A health worker will usually get a detailed history of symptoms, personal and family medical histories and do a complete physical examination with a rectal digital examination. Tests, including blood tests, colonoscopy, ultrasound scan, barium enema, CT colonography. Diagnosis is usually confirmed with biopsy.

Colonoscopy

This is a long flexible thin tube with a camera on one end and is inserted into the anus and easily inspects the inside of the colon.

A special diet may be given for 24-48hrs before and some bowel cleansing with strong laxatives makes the inspection easier.

A sedative is usually given and the inspection is done as a day case in most cases i.e. coming from home. If polyps are seen they are removed and sent for laboratory testing by a pathologist.

A similar test can be done using a shorter scope which only shows the last bits of the colon (flexible sigmoidoscopy). A  rigid tube can also be used but this needs a general anaesthetic.

Double Contrast Barium Enema

An X-ray procedure using a liquid called barium. You must fast before the test. The barium is injected into the colon through the anus using a small tube. Air is also put in to optimise results

CT Scan

This is a specialised scan using X-rays and utilises a computer to take multiple X-rays and reconstruct the areas wanted into slices throughout the body parts. A fluid, unlike barium, can be injected into the colon and the whole colon can be seen very clearly.

This test will also see all the other organs in the abdomen/pelvis including areas where cancer has invaded and if liver is involved. It can stage the disease.

Staging the Cancer

The stage of the cancer is a way of using  the size and extent of the tumour, involvement of different organs and lymph nodes and combining this with all the knowledge currently known and how people have responded in the past to different treatments we can see  which will be the best treatment combinations, how aggressive should we be at that stage or later and also what are the chances of the person with that extent of cancer surviving to usually  5years and or chances of getting a cure from the cancer.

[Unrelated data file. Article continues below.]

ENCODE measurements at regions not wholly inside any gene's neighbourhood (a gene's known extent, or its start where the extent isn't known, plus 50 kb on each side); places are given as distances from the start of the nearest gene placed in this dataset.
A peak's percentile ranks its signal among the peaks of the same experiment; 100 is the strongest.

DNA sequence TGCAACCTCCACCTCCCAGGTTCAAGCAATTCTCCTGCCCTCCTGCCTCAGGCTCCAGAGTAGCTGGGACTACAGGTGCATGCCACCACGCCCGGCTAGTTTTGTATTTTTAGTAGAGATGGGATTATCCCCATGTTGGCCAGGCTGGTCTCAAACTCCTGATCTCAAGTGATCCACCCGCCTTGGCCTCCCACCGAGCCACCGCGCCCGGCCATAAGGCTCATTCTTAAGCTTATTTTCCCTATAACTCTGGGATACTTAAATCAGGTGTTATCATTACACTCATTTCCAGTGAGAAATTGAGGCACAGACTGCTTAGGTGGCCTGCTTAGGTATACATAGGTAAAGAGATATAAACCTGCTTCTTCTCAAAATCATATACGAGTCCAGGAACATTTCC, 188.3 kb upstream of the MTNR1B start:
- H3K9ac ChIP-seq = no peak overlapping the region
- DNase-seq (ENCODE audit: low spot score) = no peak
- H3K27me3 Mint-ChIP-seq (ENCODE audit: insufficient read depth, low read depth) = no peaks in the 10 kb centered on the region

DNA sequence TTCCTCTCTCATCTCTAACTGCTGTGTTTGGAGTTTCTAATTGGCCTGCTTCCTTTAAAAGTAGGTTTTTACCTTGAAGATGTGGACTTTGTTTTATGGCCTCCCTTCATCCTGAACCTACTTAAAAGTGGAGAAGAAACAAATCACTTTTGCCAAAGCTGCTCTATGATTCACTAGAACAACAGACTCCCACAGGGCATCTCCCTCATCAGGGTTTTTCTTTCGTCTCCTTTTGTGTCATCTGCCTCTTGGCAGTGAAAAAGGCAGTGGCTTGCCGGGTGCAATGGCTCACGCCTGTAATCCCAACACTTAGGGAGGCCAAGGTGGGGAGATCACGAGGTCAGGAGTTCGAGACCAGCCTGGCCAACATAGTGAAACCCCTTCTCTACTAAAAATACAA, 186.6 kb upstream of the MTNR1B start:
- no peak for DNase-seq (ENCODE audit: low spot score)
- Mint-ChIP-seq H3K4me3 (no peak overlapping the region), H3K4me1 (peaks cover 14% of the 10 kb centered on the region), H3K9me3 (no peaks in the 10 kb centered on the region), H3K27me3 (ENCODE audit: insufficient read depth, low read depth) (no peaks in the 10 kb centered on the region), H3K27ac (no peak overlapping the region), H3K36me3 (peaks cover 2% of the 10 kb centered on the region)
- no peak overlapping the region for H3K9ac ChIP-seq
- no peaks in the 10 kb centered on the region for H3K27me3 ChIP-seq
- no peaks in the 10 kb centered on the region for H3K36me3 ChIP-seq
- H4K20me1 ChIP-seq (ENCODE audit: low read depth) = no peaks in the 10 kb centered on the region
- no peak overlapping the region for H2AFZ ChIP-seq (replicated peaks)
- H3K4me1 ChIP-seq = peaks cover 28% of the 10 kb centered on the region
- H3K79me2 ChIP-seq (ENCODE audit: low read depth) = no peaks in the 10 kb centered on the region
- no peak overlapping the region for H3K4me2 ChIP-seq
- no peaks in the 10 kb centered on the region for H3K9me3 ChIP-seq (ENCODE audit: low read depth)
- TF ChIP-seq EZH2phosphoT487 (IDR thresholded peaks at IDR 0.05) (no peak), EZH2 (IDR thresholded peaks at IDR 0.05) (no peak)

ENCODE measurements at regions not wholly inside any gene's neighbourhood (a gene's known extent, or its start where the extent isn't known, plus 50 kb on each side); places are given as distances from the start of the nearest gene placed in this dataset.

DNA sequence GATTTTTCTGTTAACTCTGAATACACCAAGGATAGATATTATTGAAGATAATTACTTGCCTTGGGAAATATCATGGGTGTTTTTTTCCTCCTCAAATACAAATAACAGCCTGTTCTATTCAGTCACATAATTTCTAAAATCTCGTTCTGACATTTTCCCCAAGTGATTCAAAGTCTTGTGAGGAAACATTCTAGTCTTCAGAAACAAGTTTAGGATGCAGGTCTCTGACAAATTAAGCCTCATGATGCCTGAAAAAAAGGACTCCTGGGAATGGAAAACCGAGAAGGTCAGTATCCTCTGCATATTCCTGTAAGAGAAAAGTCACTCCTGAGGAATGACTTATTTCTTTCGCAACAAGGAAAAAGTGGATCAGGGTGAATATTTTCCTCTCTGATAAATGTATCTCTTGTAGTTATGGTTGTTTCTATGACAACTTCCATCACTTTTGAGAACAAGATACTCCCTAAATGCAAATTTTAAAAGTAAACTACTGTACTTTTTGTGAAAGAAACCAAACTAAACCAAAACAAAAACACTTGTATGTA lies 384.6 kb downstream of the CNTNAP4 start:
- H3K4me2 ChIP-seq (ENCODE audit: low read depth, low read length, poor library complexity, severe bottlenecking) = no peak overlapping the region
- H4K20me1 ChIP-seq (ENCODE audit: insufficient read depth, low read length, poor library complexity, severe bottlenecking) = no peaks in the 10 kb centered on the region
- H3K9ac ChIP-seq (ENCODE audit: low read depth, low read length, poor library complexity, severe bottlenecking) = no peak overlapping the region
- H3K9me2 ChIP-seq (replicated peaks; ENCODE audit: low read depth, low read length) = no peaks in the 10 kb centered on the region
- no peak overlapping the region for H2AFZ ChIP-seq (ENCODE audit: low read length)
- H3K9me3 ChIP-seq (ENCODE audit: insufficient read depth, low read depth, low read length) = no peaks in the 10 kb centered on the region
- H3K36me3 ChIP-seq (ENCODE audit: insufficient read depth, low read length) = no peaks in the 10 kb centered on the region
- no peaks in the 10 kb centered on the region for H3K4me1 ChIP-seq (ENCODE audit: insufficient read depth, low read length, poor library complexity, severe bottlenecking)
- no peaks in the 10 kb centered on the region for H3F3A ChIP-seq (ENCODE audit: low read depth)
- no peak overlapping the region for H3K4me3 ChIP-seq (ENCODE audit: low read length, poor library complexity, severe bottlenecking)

There are various staging systems but the easiest and commonest stages cancer from 1 to 4

Stage 1: Tumour still confined to the inner layers of the colon with no spread.

Stage 4: Cancer has spread to distant parts of the body.

Treatment

Cancer treatment needs a team approach to maximise results. There is no single treatment for any cancer. Usually surgery, chemotherapy, immunotherapy, radiation and palliation therapy with counselling are parts of treatments. Removing the growth is just part of the treatment. To maximise results the team combines the histories  taken, health status, tests done, type of the cancer (actual or perceived) and see what will be the best way forward for each individual patient!

Surgery

Part of the colon (if half- hemicolectomy)or all (total colectomy) can be removed. Sometimes a stoma (opening made in the wall of the abdomen so that the waste goes into a bag) is made temporarily or for life, depending on the cancer site. Sometimes no stoma is made.

Chemotherapy

These are drugs that interfere with cell division and will target rapidly dividing cells including some healthy ones. Healthy normal cells usually recover.

Radiotherapy

This treatment damages and kills cancer cells by focusing high-energy gamma rays on them

Prevention and Outlook

Prevention and screening remain the most important ways to combat colon cancer.